Devilish Details

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A bespoke jacket or suit will fit you better than an off the peg suit. Period. Crucial details can nonetheless designate those garments that are truly a cut above rest. The jacket is probably the quintessential piece of menswear, for its practicality as much for its flexibility; jackets of various styles have been worn continuously by men since the sixteenth century and the three-piece suit has been in existence for at least 200 years, thanks to a clothing reform of the Merry Monarch Charles II. Creating a truly faultless bespoke jacket is not easy, however, and there are certain details that even the most revered of male style icons have overlooked.

The sit of the jacket across the shoulders is probably the most difficult to get right because it is so conspicuous and has a crucial role in defining the silhouette. A common problem if the sit is not quite right is the collar gap. In a bespoke jacket (ideally, in all jackets), the collar should fit snugly against the back of the shirt, unless, of course, you are performing stunts à la James Bond. Take heart, though, because even Fred Astaire, one of the most iconic dressers of the 1930s, was let down on occasion, as the following photograph shows; his collar gap is considerable.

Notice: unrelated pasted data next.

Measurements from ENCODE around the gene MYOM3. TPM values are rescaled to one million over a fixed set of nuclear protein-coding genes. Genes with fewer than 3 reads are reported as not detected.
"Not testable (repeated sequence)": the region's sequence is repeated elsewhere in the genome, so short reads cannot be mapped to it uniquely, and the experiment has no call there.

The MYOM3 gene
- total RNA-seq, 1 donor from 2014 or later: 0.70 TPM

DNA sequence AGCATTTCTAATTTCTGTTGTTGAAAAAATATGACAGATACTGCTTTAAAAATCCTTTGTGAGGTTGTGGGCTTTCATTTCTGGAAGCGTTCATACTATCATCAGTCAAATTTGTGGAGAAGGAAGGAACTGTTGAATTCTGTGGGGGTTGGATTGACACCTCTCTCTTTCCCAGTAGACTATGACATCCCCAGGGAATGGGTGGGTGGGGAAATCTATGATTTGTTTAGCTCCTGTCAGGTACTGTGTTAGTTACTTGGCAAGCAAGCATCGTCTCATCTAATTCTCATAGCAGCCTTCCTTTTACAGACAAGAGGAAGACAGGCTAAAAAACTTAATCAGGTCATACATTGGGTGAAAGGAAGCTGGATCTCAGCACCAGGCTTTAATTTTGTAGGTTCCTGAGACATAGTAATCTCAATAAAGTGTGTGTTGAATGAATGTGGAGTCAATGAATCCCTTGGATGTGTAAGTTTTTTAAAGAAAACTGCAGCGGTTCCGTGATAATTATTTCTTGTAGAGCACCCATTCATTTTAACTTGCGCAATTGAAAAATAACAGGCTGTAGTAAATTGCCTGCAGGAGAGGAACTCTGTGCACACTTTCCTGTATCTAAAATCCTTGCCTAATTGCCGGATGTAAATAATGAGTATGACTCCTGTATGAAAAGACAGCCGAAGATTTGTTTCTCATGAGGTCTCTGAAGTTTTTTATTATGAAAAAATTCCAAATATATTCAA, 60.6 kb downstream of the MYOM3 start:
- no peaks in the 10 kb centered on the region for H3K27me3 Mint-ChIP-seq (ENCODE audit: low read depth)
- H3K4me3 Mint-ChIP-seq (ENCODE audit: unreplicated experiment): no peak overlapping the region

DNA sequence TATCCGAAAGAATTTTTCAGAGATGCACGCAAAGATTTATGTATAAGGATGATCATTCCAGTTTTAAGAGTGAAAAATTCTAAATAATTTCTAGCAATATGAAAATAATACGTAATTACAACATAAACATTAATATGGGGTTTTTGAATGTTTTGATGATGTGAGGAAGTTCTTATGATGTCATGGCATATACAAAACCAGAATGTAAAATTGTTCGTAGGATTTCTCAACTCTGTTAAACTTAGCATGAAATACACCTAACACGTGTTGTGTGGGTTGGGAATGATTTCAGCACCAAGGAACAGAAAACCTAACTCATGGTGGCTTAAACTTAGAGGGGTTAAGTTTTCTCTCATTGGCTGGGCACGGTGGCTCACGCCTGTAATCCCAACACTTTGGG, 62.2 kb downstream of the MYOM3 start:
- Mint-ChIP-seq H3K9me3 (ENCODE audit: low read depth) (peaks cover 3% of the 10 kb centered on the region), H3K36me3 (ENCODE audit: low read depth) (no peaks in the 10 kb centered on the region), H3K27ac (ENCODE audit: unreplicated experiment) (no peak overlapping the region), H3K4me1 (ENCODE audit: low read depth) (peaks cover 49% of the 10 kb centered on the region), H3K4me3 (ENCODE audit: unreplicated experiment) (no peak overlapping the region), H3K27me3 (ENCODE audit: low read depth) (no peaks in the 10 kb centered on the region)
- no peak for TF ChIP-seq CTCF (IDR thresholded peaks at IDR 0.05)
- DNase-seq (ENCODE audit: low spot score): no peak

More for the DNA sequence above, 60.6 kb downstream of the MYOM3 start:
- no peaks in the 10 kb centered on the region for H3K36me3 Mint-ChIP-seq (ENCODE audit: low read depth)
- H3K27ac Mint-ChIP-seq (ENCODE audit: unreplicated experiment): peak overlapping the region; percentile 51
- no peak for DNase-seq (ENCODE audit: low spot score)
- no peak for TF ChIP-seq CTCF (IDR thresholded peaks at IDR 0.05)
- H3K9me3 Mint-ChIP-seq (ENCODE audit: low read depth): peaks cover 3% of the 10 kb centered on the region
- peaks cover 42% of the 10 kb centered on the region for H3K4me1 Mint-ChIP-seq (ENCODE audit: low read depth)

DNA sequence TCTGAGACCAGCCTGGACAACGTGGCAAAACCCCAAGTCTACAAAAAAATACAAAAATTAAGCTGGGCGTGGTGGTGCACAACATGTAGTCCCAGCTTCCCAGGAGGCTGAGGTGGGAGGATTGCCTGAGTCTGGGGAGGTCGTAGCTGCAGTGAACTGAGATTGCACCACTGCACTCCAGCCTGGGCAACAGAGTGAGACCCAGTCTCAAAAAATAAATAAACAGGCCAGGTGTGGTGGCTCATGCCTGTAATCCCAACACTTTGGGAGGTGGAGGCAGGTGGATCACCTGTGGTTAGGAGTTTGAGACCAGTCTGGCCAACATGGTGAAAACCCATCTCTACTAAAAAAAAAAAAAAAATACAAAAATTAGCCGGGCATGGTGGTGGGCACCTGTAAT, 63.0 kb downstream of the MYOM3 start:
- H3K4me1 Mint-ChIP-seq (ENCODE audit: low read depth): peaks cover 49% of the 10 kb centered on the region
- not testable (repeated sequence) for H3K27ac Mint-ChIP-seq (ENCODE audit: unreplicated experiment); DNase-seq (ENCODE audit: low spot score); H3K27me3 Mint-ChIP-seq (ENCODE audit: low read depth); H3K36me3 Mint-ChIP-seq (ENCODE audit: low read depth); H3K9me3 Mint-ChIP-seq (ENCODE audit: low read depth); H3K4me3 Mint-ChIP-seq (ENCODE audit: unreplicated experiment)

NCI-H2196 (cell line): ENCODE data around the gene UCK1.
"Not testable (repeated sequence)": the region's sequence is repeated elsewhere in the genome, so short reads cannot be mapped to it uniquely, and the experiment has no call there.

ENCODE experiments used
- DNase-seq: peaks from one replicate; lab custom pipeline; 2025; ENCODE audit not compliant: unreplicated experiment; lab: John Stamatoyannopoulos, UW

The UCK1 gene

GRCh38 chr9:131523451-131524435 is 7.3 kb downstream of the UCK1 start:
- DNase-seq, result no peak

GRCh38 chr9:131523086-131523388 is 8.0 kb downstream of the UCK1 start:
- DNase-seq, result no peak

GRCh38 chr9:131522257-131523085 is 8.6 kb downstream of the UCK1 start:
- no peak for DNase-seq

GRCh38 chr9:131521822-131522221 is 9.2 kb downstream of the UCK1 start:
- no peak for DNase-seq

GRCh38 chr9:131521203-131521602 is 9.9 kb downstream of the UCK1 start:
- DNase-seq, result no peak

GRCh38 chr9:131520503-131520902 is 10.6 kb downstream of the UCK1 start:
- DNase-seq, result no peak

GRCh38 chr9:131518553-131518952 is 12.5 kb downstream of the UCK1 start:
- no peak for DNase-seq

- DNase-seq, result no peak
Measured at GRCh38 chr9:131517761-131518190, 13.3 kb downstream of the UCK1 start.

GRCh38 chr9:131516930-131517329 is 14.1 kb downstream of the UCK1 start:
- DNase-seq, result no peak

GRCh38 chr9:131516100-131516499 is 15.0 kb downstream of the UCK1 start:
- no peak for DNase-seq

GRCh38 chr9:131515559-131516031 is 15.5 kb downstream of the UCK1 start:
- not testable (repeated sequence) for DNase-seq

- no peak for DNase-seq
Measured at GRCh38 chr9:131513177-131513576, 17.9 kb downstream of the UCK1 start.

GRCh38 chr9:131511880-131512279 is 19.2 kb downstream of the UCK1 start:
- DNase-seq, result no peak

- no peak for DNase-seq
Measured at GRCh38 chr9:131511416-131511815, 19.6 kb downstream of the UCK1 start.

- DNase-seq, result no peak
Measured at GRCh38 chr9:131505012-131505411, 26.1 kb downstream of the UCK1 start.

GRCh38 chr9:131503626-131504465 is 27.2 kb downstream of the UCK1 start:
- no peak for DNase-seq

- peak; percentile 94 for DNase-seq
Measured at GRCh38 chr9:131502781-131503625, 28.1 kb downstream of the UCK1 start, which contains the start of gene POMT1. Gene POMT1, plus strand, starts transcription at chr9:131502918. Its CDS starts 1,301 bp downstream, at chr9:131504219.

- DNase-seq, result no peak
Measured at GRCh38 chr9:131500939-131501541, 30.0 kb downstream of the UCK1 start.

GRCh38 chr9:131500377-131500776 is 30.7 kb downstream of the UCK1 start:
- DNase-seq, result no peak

Jacket buttons can also pose problems. When fastened, the cloth of a bespoke jacket should not be crumpled. If the jacket is too tight, or if the buttons are positioned incorrectly, an unsightly cross will appear, as Savile Row tailor Patrick Grant demonstrates below. Grant's jacket also highlights the third area where eagle-eyed sartorialists will look for the signs of the tailor's skill, the cuffs. Ideally, the jacket sleeve should be cut so that 1/4 inch of shirt is showing at the cuff. A slither of shirt is discernible on Grant's right cuff, but none is showing on his left, which is far less flattering and makes the jacket seem over-sized.

So, even within the world of bespoke there are three devilish details that set apart the very best tailors and dressers. Take the effort to get these details right and you could teach Fred Astaire and Patrick Grant a thing or two.


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